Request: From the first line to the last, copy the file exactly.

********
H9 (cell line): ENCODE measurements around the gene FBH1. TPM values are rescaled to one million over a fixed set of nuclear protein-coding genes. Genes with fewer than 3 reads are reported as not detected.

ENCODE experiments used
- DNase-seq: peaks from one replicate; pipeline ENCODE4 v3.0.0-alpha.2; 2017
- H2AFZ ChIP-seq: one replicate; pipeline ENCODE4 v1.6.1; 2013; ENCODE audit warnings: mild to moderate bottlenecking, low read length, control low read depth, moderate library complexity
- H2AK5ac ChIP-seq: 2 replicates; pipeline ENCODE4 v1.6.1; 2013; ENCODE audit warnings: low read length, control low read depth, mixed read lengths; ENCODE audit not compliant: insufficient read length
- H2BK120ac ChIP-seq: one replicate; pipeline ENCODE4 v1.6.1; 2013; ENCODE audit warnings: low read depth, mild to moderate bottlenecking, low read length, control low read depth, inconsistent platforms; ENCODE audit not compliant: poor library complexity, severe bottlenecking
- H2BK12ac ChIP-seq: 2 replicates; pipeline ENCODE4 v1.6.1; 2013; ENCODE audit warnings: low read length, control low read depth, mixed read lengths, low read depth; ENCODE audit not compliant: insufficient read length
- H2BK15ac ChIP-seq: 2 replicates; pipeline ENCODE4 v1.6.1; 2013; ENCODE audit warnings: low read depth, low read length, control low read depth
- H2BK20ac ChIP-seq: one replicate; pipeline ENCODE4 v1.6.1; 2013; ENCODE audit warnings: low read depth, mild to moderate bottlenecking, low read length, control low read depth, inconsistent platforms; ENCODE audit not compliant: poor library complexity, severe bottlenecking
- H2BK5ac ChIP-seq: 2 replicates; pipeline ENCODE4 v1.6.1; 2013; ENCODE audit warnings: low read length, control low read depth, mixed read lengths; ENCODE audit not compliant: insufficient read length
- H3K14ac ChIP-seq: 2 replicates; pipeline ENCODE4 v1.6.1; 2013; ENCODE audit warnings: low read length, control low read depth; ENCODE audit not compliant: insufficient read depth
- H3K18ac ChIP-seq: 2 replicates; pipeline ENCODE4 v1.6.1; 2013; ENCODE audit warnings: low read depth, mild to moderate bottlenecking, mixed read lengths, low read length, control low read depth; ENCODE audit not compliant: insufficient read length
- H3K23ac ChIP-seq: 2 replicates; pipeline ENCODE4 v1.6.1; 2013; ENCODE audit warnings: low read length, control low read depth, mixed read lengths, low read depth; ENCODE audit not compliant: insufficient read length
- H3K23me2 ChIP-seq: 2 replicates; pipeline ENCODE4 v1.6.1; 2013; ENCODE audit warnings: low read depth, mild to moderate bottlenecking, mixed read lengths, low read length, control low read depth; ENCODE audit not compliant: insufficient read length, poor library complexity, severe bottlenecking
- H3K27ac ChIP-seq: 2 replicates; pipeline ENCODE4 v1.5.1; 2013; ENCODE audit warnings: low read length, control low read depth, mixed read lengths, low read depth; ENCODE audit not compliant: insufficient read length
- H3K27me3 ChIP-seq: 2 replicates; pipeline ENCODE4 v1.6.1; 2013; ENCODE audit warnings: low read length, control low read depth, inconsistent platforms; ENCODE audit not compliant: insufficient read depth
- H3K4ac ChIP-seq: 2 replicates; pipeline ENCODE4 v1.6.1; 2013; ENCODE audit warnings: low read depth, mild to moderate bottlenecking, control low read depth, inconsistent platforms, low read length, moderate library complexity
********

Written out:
H9 (cell line): ENCODE measurements around the gene FBH1. TPM values are rescaled to one million over a fixed set of nuclear protein-coding genes. Genes with fewer than 3 reads are reported as not detected.

ENCODE experiments used
- DNase-seq: peaks from one replicate; pipeline ENCODE4 v3.0.0-alpha.2; 2017
- H2AFZ ChIP-seq: one replicate; pipeline ENCODE4 v1.6.1; 2013; ENCODE audit warnings: mild to moderate bottlenecking, low read length, control low read depth, moderate library complexity
- H2AK5ac ChIP-seq: 2 replicates; pipeline ENCODE4 v1.6.1; 2013; ENCODE audit warnings: low read length, control low read depth, mixed read lengths; ENCODE audit not compliant: insufficient read length
- H2BK120ac ChIP-seq: one replicate; pipeline ENCODE4 v1.6.1; 2013; ENCODE audit warnings: low read depth, mild to moderate bottlenecking, low read length, control low read depth, inconsistent platforms; ENCODE audit not compliant: poor library complexity, severe bottlenecking
- H2BK12ac ChIP-seq: 2 replicates; pipeline ENCODE4 v1.6.1; 2013; ENCODE audit warnings: low read length, control low read depth, mixed read lengths, low read depth; ENCODE audit not compliant: insufficient read length
- H2BK15ac ChIP-seq: 2 replicates; pipeline ENCODE4 v1.6.1; 2013; ENCODE audit warnings: low read depth, low read length, control low read depth
- H2BK20ac ChIP-seq: one replicate; pipeline ENCODE4 v1.6.1; 2013; ENCODE audit warnings: low read depth, mild to moderate bottlenecking, low read length, control low read depth, inconsistent platforms; ENCODE audit not compliant: poor library complexity, severe bottlenecking
- H2BK5ac ChIP-seq: 2 replicates; pipeline ENCODE4 v1.6.1; 2013; ENCODE audit warnings: low read length, control low read depth, mixed read lengths; ENCODE audit not compliant: insufficient read length
- H3K14ac ChIP-seq: 2 replicates; pipeline ENCODE4 v1.6.1; 2013; ENCODE audit warnings: low read length, control low read depth; ENCODE audit not compliant: insufficient read depth
- H3K18ac ChIP-seq: 2 replicates; pipeline ENCODE4 v1.6.1; 2013; ENCODE audit warnings: low read depth, mild to moderate bottlenecking, mixed read lengths, low read length, control low read depth; ENCODE audit not compliant: insufficient read length
- H3K23ac ChIP-seq: 2 replicates; pipeline ENCODE4 v1.6.1; 2013; ENCODE audit warnings: low read length, control low read depth, mixed read lengths, low read depth; ENCODE audit not compliant: insufficient read length
- H3K23me2 ChIP-seq: 2 replicates; pipeline ENCODE4 v1.6.1; 2013; ENCODE audit warnings: low read depth, mild to moderate bottlenecking, mixed read lengths, low read length, control low read depth; ENCODE audit not compliant: insufficient read length, poor library complexity, severe bottlenecking
- H3K27ac ChIP-seq: 2 replicates; pipeline ENCODE4 v1.5.1; 2013; ENCODE audit warnings: low read length, control low read depth, mixed read lengths, low read depth; ENCODE audit not compliant: insufficient read length
- H3K27me3 ChIP-seq: 2 replicates; pipeline ENCODE4 v1.6.1; 2013; ENCODE audit warnings: low read length, control low read depth, inconsistent platforms; ENCODE audit not compliant: insufficient read depth
- H3K4ac ChIP-seq: 2 replicates; pipeline ENCODE4 v1.6.1; 2013; ENCODE audit warnings: low read depth, mild to moderate bottlenecking, control low read depth, inconsistent platforms, low read length, moderate library complexity